IT Department will not allow On site Remote Access to Mac

New Contributor II

As an end-user I am looking for some guidance from the experts where on JAMF Nation

The Issue:
I frequently have a need to run data-intensive statistical software demos at our site.

- I would like to simply have remote access so I can pull up my office computer to run the demo.

- The "Sharing" System Preferences icon is greyed out preventing me form enabling remote access myself.

My IT department tells me that their use of JAMF's Casper to administer Macs makes it impossible to allow remote access to the iMac in my office from a Windows 10 computer down the hall.

- My colleagues who use Windows 10 are allowed to use remote access without restriction to pull up their desktops anywhere on-site.

My Questions:
1) Does their claim that the use of JAMF's Casper to administer Macs makes it impossible to allow me to have remote access on-site make any sense?

- I have a feeling after some significant turnover that they may simply lack the "know-how" or desire to sort the problem out.

2) If it is possible to enable remote access for a user when using JAMF Casper, what specifically do I need to ask them to do in order to enable access for me.

- Is there documentation that I could point to in order to help them make the necessary changes.

I apologize if I make some mistakes with the terminology, please correct me when needed. In fact, one of the things I need help with is knowing the correct terminology so I can communicate effectively with my IT department here.

The inability to use my own desktop down the hall imposes a significant time cost on me and introduces a great deal of frustration for me and the people I am running the demos for.

Thank you for any help or guidance you can give me.


Valued Contributor

The Sharing preference can be managed from JAMF. I use a script to enable Remote Login and Screen Sharing where needed. It might also be possible to do this via a Configuration Profile.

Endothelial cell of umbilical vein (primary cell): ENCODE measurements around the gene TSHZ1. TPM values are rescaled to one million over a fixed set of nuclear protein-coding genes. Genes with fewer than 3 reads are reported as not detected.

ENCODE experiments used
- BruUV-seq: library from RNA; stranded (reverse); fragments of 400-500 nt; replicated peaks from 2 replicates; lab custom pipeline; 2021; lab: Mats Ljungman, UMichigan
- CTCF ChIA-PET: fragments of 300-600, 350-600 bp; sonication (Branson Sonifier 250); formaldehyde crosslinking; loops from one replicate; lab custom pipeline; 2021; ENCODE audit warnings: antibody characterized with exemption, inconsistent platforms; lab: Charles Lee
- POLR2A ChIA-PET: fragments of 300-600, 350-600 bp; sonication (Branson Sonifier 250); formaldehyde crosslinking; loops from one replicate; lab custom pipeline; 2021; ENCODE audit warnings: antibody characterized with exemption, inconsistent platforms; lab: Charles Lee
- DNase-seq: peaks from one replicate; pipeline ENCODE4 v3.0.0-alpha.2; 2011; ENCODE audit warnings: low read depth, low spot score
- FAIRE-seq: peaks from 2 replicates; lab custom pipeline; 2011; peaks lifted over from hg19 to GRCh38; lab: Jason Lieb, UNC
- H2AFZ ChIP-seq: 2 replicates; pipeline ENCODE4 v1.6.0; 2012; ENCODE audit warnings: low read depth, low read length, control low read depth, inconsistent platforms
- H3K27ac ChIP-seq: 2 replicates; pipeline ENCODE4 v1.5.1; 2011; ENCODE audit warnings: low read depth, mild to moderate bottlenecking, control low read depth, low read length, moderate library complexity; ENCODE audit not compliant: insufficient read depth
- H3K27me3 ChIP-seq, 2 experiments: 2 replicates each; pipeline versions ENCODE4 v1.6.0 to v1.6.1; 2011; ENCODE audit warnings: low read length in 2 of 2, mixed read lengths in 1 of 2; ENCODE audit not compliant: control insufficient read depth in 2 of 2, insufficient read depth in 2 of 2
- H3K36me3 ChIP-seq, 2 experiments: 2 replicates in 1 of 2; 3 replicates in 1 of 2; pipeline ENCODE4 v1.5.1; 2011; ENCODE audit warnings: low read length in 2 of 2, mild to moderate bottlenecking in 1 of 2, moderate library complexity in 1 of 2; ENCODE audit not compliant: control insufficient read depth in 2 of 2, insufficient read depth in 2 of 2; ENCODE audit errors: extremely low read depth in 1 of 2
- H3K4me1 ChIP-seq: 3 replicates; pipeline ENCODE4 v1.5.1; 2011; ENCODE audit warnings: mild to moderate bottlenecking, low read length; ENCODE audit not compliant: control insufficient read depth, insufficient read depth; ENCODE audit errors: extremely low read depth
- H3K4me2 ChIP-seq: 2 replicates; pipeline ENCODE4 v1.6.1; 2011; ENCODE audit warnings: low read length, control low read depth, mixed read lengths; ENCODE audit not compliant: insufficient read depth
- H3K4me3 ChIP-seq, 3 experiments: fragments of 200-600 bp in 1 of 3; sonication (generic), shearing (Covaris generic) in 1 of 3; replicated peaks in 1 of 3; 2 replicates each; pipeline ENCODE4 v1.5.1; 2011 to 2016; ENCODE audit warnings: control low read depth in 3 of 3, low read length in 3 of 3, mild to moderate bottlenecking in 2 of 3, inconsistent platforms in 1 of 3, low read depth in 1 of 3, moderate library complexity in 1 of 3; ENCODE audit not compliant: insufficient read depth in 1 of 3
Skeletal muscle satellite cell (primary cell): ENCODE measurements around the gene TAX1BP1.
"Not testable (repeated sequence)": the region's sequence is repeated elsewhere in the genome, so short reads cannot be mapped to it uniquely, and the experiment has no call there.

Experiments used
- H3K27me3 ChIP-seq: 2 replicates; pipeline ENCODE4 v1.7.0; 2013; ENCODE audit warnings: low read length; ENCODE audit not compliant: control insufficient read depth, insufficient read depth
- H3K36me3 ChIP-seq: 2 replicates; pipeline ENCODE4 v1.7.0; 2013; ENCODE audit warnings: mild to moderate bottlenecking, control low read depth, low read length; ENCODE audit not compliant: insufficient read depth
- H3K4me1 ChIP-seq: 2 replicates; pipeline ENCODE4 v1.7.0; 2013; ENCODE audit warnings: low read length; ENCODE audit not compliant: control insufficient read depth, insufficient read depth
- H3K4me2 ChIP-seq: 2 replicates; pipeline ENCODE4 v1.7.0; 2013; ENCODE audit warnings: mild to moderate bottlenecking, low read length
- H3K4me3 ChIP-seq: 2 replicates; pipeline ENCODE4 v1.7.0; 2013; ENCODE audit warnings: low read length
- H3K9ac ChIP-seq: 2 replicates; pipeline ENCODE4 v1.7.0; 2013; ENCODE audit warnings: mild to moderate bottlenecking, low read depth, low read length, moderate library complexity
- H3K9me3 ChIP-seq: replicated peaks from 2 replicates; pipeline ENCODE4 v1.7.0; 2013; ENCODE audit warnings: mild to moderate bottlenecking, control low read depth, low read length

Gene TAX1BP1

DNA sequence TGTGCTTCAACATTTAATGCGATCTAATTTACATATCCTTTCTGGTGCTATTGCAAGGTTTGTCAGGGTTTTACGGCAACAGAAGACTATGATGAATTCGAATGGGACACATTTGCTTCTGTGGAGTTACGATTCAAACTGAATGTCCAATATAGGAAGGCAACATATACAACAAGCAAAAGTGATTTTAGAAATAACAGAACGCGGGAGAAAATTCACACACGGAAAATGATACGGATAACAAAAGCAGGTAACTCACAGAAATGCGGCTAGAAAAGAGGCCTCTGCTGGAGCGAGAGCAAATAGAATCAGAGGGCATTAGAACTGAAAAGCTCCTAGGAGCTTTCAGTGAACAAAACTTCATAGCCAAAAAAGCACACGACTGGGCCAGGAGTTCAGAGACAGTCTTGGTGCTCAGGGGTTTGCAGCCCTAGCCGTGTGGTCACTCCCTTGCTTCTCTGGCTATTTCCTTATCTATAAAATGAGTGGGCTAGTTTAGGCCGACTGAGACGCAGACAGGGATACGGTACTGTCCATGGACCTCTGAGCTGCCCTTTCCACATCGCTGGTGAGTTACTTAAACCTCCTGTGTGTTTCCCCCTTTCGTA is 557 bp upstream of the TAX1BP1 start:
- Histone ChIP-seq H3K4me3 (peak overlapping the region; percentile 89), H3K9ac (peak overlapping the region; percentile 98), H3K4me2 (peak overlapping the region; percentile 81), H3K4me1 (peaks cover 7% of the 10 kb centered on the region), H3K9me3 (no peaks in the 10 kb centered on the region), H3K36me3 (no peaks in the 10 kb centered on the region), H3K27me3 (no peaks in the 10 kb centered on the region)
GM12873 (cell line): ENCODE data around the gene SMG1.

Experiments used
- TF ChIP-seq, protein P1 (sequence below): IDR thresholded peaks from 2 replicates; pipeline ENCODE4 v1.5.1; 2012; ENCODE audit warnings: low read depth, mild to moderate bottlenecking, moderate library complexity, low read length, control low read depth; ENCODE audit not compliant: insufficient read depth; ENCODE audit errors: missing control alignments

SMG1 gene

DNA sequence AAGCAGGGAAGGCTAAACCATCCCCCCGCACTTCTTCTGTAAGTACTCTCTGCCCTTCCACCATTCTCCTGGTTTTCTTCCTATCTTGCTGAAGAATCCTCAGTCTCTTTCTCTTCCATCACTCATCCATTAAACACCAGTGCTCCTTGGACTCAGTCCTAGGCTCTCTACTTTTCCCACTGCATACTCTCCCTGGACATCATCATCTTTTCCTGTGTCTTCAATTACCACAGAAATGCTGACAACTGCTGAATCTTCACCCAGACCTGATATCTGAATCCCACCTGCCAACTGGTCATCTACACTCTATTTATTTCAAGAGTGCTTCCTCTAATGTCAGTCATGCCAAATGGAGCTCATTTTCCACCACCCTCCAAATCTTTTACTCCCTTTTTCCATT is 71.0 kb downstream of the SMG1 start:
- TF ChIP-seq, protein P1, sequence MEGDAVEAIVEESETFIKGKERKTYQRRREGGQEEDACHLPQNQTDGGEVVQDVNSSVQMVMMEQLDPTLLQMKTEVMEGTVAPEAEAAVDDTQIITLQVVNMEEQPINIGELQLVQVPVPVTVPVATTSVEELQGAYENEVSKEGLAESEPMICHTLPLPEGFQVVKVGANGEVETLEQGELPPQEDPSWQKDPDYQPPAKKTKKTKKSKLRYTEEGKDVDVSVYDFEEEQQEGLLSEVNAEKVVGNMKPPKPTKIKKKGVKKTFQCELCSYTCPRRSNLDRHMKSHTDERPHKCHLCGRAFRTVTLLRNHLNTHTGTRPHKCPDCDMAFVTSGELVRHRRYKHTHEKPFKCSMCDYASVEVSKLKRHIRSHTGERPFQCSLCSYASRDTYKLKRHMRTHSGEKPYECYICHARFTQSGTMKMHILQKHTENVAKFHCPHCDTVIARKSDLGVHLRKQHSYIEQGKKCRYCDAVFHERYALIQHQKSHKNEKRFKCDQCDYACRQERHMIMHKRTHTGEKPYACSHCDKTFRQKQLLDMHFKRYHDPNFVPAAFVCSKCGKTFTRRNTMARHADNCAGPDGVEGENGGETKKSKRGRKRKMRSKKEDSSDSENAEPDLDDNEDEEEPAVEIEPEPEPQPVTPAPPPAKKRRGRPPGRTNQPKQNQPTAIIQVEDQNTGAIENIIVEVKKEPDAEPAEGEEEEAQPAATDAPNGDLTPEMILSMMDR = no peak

I assume your IT is simply not too keen to make an exception for your Mac, they probably prefer to apply the same setting for all, and thus have disabled the Sharing Pref Pane.

I have no idea how comfortable it is to access a Mac from a windows PCs.

Valued Contributor

Screen Sharing won't enable you to be able to share the screen from a Mac to a PC.

If you're able to edit or access "Remote Management" from the Sharing System Preference then you can edit Computer Settings and maybe edit the VNC setting there. But I don't remember if Apple uses a special VNC implementation or not that may or may not allow you to use any VNC client. Also VNC isn't that great of a protocol so there's that.

Valued Contributor

Well Screen Sharing is just another implementation of VNC. The problem with connecting using another implementation is to get the proper settings, in particular to make sure you transfer your credentials encrypted. I have connected from a linux box to my Macs using TigerVNC, but I have no experience with connecting from a Windows box.

Valued Contributor

We use a VNC client to connect across platform. On the Mac a separate VNC password can be set for sharing its screen, and also on the Windows 10 PC VNC can be set up to share its screen.
Our Windows developer technician uses a Mac on his desk, from this he connects to Windows and Linux boxes. One of our other technicians uses Windows, and he remotes in to Macs from there.
In System Preferences / Sharing / Remote Management there is a Computer Settings button. In there you can set a VNC password. You can also set this with a script.

/System/Library/CoreServices/RemoteManagement/ -activate -configure -access -on -clientopts -setvnclegacy -vnclegacy yes -clientopts -setvncpw -vncpw <PASSWORD> -restart -agent -privs -all

Which means that in theory it is possible to send a script with a password set to any Mac, even individually.
They should also be able to restrict your access by restricting port access in the network, to prevent external access. We have Access control lists in place to restrict this internally and externally.

Valued Contributor III

I'll give you what is probably the real answer. Windows devices use the RDP protocol, which can be well-secured for safe remote access. Apple devices use VNC, which is decidedly not secure and cannot be secured in any meaningful way.

For that reason, most security orgs will ban VNC and allow properly-configured RDP. So your Windows colleagues can connect to other Windows systems (since it is a built-in app), but not Macs. To connect to a Mac from Windows you would need to use additional VNC software, which isn't secure. You can easily use Microsoft's RDP app to connect to Windows from Mac, however, since it's also secure.

So yes, Jamf is preventing you from enabling VNC on your Mac, but technically it's an organizational security policy and not some arbitrary fixable issue that we'd help you resolve.

Contributor III